Diagnosis as a Function of Race Pairing and Client Self-Disclosure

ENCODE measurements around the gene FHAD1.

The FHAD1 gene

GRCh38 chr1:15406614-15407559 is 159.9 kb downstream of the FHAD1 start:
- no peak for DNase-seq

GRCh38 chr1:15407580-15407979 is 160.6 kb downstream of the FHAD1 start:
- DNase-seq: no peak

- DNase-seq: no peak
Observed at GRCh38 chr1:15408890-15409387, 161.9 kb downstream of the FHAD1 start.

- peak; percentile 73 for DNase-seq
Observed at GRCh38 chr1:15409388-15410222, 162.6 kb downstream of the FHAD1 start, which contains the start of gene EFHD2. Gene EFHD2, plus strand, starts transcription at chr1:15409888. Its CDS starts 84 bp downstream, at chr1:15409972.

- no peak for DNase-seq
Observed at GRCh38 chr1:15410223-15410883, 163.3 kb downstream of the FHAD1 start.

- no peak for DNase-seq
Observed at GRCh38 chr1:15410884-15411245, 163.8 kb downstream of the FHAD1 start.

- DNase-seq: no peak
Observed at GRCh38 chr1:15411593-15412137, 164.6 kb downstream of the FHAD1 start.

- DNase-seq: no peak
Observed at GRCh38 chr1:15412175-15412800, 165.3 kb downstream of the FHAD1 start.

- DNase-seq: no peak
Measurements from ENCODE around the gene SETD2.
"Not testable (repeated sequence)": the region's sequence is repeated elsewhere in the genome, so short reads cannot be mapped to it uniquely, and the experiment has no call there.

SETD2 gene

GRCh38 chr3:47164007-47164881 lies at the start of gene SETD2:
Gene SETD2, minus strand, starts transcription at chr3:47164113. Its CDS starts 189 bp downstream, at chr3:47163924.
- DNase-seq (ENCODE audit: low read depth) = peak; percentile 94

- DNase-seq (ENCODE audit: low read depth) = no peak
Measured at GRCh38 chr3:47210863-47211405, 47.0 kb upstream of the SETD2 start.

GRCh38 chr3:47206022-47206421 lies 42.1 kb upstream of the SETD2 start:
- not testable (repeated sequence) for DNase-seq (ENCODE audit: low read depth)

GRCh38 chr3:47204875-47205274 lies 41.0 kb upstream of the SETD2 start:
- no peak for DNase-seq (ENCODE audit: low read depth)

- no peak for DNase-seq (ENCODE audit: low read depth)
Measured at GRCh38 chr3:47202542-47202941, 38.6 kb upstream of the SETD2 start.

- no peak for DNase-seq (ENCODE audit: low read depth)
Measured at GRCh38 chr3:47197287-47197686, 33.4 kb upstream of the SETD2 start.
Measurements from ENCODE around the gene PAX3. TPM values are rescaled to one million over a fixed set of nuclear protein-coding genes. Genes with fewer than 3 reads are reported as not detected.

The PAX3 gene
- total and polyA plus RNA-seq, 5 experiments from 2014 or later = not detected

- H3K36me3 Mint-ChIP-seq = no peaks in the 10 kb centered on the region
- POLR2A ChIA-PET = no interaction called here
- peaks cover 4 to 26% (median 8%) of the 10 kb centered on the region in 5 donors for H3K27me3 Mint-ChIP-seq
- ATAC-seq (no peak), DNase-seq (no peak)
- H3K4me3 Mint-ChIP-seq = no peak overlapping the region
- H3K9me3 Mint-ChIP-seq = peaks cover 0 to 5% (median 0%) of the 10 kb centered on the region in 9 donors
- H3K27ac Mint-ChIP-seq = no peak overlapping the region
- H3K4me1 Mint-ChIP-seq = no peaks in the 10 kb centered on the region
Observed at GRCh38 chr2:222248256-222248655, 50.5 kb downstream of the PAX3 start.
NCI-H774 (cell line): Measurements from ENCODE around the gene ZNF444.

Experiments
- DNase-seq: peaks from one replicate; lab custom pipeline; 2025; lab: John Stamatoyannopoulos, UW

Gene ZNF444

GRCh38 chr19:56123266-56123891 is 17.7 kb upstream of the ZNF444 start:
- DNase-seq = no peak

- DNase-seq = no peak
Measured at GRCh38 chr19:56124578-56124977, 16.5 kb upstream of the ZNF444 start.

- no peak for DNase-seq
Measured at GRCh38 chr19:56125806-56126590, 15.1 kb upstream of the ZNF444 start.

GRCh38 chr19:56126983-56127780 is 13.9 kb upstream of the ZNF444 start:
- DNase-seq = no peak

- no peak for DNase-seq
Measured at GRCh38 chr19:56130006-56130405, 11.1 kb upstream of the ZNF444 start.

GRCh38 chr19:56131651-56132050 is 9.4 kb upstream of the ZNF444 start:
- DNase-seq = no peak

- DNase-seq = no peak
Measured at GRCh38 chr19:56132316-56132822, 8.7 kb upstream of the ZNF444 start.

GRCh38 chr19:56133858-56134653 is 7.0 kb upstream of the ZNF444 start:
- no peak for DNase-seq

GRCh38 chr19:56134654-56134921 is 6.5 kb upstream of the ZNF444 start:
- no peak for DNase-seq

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This study investigated the effects of “therapist” observer-client race pairing and client use of self-disclosure on observers' descriptive and attitudinal ratings of clients. Results indicated that (1) client disclosure produced variations in observers' judgments on five out of nine dimensions;(2) client race produced variations in favor of black clients on the Friendliness and Attitude scales; (3) a significant interaction of observer race and client race occurred on the Depression scale, revealing observers' bias in favor of their own racial grouping; and (4) a significant interaction of client race and client disclosure occurred on the Assessment Scale such that high-disclosing clients of both races were evaluated more favorably than low-disclosing clients, and the low-disclosing black client was evaluated more favorably than his or her low-is closing white client counterpart. © 1986, Sage Publications. All rights reserved.
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